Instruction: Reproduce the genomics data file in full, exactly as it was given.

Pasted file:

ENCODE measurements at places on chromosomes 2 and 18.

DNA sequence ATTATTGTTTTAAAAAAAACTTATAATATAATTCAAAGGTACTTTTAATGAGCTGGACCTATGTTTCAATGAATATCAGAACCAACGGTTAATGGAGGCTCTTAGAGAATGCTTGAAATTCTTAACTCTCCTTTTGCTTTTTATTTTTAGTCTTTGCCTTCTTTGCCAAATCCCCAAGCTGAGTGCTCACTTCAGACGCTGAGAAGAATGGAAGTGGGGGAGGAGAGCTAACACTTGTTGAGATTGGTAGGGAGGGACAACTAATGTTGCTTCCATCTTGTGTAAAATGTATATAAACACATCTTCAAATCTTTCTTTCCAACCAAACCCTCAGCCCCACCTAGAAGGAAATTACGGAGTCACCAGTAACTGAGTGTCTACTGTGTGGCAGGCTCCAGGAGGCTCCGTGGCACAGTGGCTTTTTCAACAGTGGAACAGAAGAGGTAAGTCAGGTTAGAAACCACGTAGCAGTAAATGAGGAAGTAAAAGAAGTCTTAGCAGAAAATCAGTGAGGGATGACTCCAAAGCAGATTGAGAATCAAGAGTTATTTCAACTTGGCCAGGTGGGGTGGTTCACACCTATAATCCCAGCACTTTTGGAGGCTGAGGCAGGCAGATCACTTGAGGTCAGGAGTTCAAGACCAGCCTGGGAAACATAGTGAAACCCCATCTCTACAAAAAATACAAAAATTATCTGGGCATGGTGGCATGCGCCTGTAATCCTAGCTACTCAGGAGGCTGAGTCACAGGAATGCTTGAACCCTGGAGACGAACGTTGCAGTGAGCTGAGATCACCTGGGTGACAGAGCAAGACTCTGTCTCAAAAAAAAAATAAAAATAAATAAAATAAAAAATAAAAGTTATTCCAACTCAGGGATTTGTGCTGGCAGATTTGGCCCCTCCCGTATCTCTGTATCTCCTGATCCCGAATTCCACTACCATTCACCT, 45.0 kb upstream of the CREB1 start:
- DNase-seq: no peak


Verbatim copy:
ENCODE measurements at places on chromosomes 2 and 18.

DNA sequence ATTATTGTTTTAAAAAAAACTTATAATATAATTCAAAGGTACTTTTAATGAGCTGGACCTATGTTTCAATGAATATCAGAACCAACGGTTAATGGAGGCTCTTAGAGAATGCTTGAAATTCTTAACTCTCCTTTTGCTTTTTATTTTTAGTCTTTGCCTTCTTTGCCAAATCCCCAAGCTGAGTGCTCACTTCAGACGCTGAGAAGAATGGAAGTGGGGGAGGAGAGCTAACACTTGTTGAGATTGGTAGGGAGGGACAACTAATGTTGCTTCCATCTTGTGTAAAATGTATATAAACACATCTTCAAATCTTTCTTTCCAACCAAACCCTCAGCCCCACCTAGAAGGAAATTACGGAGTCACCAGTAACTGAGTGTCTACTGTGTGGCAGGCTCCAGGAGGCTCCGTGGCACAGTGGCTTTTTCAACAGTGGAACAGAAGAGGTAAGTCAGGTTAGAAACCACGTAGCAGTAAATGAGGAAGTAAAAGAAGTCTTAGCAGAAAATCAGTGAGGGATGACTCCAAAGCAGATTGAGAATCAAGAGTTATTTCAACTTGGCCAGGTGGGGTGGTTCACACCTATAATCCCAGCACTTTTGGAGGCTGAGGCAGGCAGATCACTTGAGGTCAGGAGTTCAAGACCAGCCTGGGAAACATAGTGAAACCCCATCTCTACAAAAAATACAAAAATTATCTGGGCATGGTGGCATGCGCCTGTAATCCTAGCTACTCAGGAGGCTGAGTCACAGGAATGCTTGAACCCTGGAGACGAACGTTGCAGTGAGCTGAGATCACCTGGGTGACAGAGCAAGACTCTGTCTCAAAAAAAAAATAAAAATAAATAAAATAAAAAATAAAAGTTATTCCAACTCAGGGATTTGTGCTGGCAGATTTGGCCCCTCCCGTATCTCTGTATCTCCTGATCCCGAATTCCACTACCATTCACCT, 45.0 kb upstream of the CREB1 start:
- DNase-seq: no peak